# Unit 14 – Playing Sound on the Arduino

After so much work we must not forget to celebrate. Therefore, we will need some music!

In order to play a tone we have to create an acoustic wave. If you hit a drum the drumhead starts to vibrate. This vibration generates an acoustic wave which is transmitted through the air and perceived by our ears. Speakers also create vibrations but by electrical signals. We will use a Piezo speaker. They are used in squeaking electronic toys and melodic greeting cards (by the way this is a great source for more piezo speakers).

## Arduino Sound Circuit

If you have a different type of piezo you can also use it.

``````int ledPin = 9;

void setup(){
pinMode(ledPin,OUTPUT);
}

void loop(){
digitalWrite(ledPin, HIGH);
delay(200);
digitalWrite(ledPin, LOW);
delay(200);
}``````

Hm, if you listen closely you can hear a repeating clicking sound, right? That is a very slow vibration. So we need a faster one. Let’s try to reduce the values of the delays.

``````int ledPin = 9;

void setup(){
pinMode(ledPin,OUTPUT);
}

void loop(){
digitalWrite(ledPin, HIGH);
delay(2);
digitalWrite(ledPin, LOW);
delay(2);
}``````

A little bit better. By reducing the switching time we accelerated the frequency (the repetition of switching on and off).

Good argument but the frequency is always calculated through time.
BTW: The unit for the frequency is called Hertz (Hz). It is named after the physicist Heinrich Hertz.
When we have 10 repetitions per second the frequency is 10/1s = 10 Hz. When we have 100 repetitions per second the frequency is 100/1s = 100 Hz. That means the higher the frequency, the higher the tone. Let’s try it:

``````int ledPin = 9;

void setup(){
pinMode(ledPin,OUTPUT);
}

void loop(){
digitalWrite(ledPin, HIGH);
delay(1);
digitalWrite(ledPin, LOW);
delay(1);
}``````

And let’s go deeper:

``````int ledPin = 9;

void setup(){
pinMode(ledPin,OUTPUT);
}

void loop(){
digitalWrite(ledPin, HIGH);
delay(4);
digitalWrite(ledPin, LOW);
delay(4);
}``````

Super! I would say let’s try to play both tones together. To hear a difference, we have to play the same frequency for some time. Let’s use a for-loop to do so:

``````int ledPin = 9;

void setup(){
pinMode(ledPin,OUTPUT);
}

void loop(){
for (int repetitions =0; repetitions<=100; repetitions = repetitions +1){
digitalWrite(ledPin, HIGH);
delay(1);
digitalWrite(ledPin, LOW);
delay(1);
}

for (int repetitions =0; repetitions<=100; repetitions = repetitions +1){
digitalWrite(ledPin, HIGH);
delay(2);
digitalWrite(ledPin, LOW);
delay(2);
}

for (int repetitions =0; repetitions<=100; repetitions = repetitions +1){
digitalWrite(ledPin, HIGH);
delay(4);
digitalWrite(ledPin, LOW);
delay(4);
}
}``````

Sound good? Now, we understood how to generate a frequency.

But it is not very handy to write so much. Fortunately, Arduino provides an extra command to generate sounds:

``tone(pin, pitch);``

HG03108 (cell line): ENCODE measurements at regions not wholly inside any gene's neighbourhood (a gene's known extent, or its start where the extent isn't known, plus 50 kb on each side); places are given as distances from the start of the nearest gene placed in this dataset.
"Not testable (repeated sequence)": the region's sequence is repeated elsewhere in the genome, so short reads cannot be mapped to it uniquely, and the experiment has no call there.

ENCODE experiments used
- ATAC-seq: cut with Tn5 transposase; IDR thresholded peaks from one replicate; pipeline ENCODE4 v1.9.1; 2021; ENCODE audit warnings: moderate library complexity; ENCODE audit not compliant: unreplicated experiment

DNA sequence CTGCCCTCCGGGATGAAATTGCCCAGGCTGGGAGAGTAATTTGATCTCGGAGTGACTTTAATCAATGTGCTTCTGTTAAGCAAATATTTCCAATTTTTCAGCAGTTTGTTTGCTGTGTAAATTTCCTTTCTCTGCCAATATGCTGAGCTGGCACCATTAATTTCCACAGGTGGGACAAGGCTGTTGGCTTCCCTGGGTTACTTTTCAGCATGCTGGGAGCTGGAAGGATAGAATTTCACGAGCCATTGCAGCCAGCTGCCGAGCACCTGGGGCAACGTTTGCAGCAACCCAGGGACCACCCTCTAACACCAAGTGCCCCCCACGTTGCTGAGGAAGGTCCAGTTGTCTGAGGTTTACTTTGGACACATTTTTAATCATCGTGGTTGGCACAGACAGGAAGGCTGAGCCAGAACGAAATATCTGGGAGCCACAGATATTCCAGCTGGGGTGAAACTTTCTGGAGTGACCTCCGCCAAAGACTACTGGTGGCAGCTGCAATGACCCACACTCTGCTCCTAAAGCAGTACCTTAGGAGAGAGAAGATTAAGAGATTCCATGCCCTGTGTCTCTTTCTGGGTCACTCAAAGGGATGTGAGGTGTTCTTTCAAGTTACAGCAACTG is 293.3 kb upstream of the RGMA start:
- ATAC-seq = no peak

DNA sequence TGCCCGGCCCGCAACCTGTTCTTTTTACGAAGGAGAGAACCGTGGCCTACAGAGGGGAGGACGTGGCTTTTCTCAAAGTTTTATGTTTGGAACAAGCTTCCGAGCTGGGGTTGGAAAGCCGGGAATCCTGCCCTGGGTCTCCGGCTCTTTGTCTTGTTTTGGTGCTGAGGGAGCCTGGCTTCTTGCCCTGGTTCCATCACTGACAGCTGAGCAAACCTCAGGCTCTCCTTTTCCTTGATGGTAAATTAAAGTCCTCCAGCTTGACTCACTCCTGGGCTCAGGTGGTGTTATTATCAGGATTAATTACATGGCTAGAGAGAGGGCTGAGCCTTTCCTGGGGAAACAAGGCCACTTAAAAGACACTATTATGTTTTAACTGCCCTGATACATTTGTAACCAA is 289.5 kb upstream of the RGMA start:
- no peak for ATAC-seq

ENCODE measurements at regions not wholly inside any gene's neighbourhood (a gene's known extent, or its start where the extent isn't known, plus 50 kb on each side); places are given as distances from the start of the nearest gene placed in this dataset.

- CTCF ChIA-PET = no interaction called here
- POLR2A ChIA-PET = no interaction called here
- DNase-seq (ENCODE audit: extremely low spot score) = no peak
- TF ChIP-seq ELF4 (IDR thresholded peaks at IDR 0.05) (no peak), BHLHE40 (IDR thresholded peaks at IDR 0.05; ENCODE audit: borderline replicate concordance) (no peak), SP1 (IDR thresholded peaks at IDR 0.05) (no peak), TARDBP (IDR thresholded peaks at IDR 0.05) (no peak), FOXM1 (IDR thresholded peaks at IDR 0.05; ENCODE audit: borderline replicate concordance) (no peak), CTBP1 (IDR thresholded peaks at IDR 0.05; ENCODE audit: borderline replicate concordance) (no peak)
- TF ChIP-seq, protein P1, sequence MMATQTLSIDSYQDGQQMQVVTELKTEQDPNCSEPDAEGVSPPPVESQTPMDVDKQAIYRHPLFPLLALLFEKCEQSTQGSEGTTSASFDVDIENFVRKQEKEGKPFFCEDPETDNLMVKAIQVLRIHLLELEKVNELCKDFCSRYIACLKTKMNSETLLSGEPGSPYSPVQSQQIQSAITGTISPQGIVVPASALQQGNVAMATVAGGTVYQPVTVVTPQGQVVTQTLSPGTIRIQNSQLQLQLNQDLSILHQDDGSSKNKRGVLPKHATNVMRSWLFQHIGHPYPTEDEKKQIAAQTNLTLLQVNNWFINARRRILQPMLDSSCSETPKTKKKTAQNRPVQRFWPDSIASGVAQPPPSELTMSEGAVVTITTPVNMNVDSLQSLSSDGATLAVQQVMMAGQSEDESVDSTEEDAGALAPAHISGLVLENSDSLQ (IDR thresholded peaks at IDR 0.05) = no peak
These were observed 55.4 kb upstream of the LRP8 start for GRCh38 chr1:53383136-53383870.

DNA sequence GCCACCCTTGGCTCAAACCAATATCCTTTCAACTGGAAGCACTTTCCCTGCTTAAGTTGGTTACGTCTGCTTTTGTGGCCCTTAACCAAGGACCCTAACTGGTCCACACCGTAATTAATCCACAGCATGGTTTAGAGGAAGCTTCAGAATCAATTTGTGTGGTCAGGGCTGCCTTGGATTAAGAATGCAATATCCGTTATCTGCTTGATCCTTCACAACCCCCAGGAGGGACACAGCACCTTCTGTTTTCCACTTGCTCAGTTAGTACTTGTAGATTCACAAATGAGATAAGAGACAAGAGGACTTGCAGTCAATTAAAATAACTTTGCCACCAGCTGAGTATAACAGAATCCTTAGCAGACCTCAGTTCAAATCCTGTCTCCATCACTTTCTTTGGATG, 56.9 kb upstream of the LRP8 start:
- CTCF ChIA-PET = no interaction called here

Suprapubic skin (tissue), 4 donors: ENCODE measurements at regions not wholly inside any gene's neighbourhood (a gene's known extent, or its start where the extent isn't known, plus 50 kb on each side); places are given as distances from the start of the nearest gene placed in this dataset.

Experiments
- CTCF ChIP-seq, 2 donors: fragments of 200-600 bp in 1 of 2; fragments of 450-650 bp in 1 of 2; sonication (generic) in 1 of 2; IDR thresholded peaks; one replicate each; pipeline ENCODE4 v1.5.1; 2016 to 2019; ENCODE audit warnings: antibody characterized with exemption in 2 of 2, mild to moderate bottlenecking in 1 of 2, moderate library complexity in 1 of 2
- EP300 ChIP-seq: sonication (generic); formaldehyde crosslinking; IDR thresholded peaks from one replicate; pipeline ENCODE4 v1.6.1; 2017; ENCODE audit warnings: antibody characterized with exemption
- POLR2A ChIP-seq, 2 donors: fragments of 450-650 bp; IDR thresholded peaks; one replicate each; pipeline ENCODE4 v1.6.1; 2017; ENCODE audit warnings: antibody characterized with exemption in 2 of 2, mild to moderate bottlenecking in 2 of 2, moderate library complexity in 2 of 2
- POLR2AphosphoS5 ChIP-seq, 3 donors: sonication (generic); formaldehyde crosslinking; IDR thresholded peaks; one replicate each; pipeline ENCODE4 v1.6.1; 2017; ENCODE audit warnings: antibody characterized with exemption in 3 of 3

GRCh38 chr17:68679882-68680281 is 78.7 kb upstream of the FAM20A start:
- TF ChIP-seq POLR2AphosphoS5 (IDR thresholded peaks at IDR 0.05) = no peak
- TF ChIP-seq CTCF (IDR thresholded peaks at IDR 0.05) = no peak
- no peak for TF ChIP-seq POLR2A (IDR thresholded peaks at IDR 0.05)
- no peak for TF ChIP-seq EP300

The command gets two arguments. The pin where the speaker is connected to and the pitch as a frequency value.
And the most important command is switching the tone off, again:

``noTone(pin);``

This command stops the tone at the pin. Oh, by the way if we use tone() we don’t have to declare it in the setup() as an OUTPUT.

Now, try it out:

``````void setup() {

}

void loop() {
tone(9, 440);
delay(500);
noTone(9);
delay(500);
}``````

The frequency of 440 Hz is the so called concert pitch or Standard Pitch A. If you want to learn more, check this out: Concert pitch

You can find the other piano key frequencies here: Piano key frequencies

Let’s play a melody:

``````void setup() {

}

void loop() {
tone(9, 262);
delay(200);
noTone(9);
delay(200);

tone(9, 294);
delay(200);
noTone(9);
delay(200);

tone(9, 330);
delay(200);
noTone(9);
delay(200);

tone(9, 349);
delay(200);
noTone(9);
delay(200);

tone(9, 392);
delay(400);
noTone(9);
delay(200);

tone(9, 392);
delay(400);
noTone(9);
delay(2000);
}``````

Now, you can go on and finish the programming of this song. At first try it by your own.

#### Solution

``````void setup() {

}

void loop() {
tone(9, 262);
delay(200);
noTone(9);
delay(200);

tone(9, 294);
delay(200);
noTone(9);
delay(200);

tone(9, 330);
delay(200);
noTone(9);
delay(200);

tone(9, 349);
delay(200);
noTone(9);
delay(200);

tone(9, 392);
delay(400);
noTone(9);
delay(400);

tone(9, 392);
delay(400);
noTone(9);
delay(400);

tone(9, 440);
delay(200);
noTone(9);
delay(200);

tone(9, 440);
delay(200);
noTone(9);
delay(200);

tone(9, 440);
delay(200);
noTone(9);
delay(200);

tone(9, 440);
delay(200);
noTone(9);
delay(200);

tone(9, 392);
delay(800);
noTone(9);
delay(800);

tone(9, 440);
delay(200);
noTone(9);
delay(200);

tone(9, 440);
delay(200);
noTone(9);
delay(200);

tone(9, 440);
delay(200);
noTone(9);
delay(200);

tone(9, 440);
delay(200);
noTone(9);
delay(200);

tone(9, 392);
delay(800);
noTone(9);
delay(800);

tone(9, 349);
delay(200);
noTone(9);
delay(200);

tone(9, 349);
delay(200);
noTone(9);
delay(200);

tone(9, 349);
delay(200);
noTone(9);
delay(200);

tone(9, 349);
delay(200);
noTone(9);
delay(200);

tone(9, 330);
delay(400);
noTone(9);
delay(400);

tone(9, 330);
delay(400);
noTone(9);
delay(400);

tone(9, 392);
delay(200);
noTone(9);
delay(200);

tone(9, 392);
delay(200);
noTone(9);
delay(200);

tone(9, 392);
delay(200);
noTone(9);
delay(200);

tone(9, 392);
delay(200);
noTone(9);
delay(200);

tone(9, 262);
delay(800);
noTone(9);
delay(800);
}``````